Now submarines can communicate wirelessly with airplanes and drones
Submarines must surface to broadcast a message. The same is true for underwater drones. This is because submarines and drones utilize sonar, or sound waves, to communicate, while planes and aerial drones typically use radio signals (radar). Radar and sonar just don’t mix! Radar can travel for miles through the air, but the signal attenuates quickly in water. Sonar signals can’t break through the water-to-air surface.
Historically, submarines attempt to stay underwater as much as possible to avoid detection, which leaves them unable to communicate to aircraft. Underwater exploration drones for offshore industry must interrupt their observations to transmit gathered data. Similarly, drones used for deep-sea exploration cannot send their data to scientists without either rendezvousing with above the surface vessels or buoys that act as intermediaries. Now, this may all change thanks to new research from MIT.
According to IEEE Spectrum, “Now, a team at MIT has developed a technique for an underwater source to communicate directly with a recipient above the surface. And it could be useful for more than just submarines—underwater exploration and marine conservation could benefit as well.”
The system, developed by Fadel Adib, assistant professor in the MIT Media Lab, and his graduate student Francesco Tonolini, converts sonar directly to radar. It lets planes and drones monitor the water’s surface for incoming messages from subs and underwater drones.
“Trying to cross the air-water boundary with wireless signals has been an obstacle. Our idea is to transform the obstacle itself into a medium through which to communicate,” Adib told MIT News.
The system, translational acoustic-RF communication (TARF), transmits a sonar signal directly to the water’s surface. The signal causes small vibrations at the surface. A highly-sensitive millimeter wave receiver reads and decodes the tiny disturbances.
Building and testing the system
The transmitter is a standard underwater speaker. The signals use different frequencies to correspond to data bits. The transmitter uses signals in the 100-200 hertz frequency range, standard for underwater communications by submarines and AUVs due to low attenuation and long travel distances in water. A “0” is transmitted as a 100-hertz wave, and a “1” is transmitted as a 200-hertz wave.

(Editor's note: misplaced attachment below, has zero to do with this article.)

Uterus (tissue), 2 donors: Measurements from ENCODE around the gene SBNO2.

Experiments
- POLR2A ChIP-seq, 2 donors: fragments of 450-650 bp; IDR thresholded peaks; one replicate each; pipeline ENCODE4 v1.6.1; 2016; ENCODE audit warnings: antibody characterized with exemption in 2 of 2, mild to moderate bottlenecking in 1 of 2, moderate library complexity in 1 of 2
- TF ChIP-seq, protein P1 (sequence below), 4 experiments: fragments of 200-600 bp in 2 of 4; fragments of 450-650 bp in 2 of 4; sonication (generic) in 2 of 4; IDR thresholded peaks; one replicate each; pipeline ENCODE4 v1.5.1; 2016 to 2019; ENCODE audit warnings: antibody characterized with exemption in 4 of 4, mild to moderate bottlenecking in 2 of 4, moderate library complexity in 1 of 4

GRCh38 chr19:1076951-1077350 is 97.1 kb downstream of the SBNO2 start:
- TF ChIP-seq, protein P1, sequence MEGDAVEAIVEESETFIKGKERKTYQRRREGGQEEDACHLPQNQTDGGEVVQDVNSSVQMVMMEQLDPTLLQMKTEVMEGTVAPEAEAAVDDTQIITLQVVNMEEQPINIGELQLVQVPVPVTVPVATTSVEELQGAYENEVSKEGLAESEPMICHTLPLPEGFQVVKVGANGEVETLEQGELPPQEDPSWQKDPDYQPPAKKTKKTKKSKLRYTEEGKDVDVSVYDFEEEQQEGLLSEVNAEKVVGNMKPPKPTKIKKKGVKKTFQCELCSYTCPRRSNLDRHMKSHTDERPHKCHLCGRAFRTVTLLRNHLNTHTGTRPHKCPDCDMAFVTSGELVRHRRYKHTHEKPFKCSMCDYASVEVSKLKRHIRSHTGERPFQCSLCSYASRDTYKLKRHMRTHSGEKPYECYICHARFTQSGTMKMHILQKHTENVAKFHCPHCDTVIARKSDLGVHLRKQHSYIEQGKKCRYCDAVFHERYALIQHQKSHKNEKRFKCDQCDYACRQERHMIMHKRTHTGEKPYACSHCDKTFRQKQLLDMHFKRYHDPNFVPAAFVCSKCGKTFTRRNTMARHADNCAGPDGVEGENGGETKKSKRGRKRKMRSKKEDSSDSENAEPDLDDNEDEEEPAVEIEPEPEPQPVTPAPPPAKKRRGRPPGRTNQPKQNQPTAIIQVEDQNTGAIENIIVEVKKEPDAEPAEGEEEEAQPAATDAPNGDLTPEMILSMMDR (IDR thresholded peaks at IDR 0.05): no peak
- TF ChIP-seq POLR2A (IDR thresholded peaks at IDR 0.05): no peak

According to the paper the team presented at the recent SIGCOMM conference, “The acoustic signal travels as a pressure wave inside the water. When the pressure wave hits the water surface, it causes a surface displacement that is proportional to the pressure wave.”
The TARF receiver is a millimeter wave sensor. It transmits a wideband signal and measures the reflections off the water’s surface. It analyzes the variations in the RF reflections and uses them to decode the bitstream sent by the transmitter.
Decoding the signal, even in waves
The team identified three main challenges in decoding the captured RF reflections: First, the vibrations are very minute, on the order of a few microns. Second, the reflections are easily masked by the ocean’s waves, which are three to six orders of magnitude larger than the perturbations caused by the submerged sound source. And lastly, the transmitter cannot adjust for the channel quality, especially since the communication is unidirectional. The transmitter cannot receive directions from the airborne sensor.
The team implemented TARF’s decoder in MATLAB. They designed filters to mitigate their impact on the received signal. The algorithms decode and eliminate the unwanted interference from the waves by treating them as structured interference.
Their signal processing algorithms use the frequency of waves to tell the difference between large, naturally occurring waves and the tiny ones created by the underwater speaker. The initial approach only works in waves of up to 6 inches high, but the team plans to refine the system to work in ocean waves.
Successfully tested in MIT swimming pools
The team tested TARF in a water tank, and in two different pools on the MIT campus. To simulate mild waves, swimmers splashed in the pool. In both the water tank and the pools, TARF was able to accurately decode various data — such as the sentence, “Hello! from underwater”. The data rate is similar to standard underwater communications, in the range of hundreds of bits per second,
“Even while there were swimmers swimming around and causing disturbances and water currents, we were able to decode these signals quickly and accurately,” says Adib.
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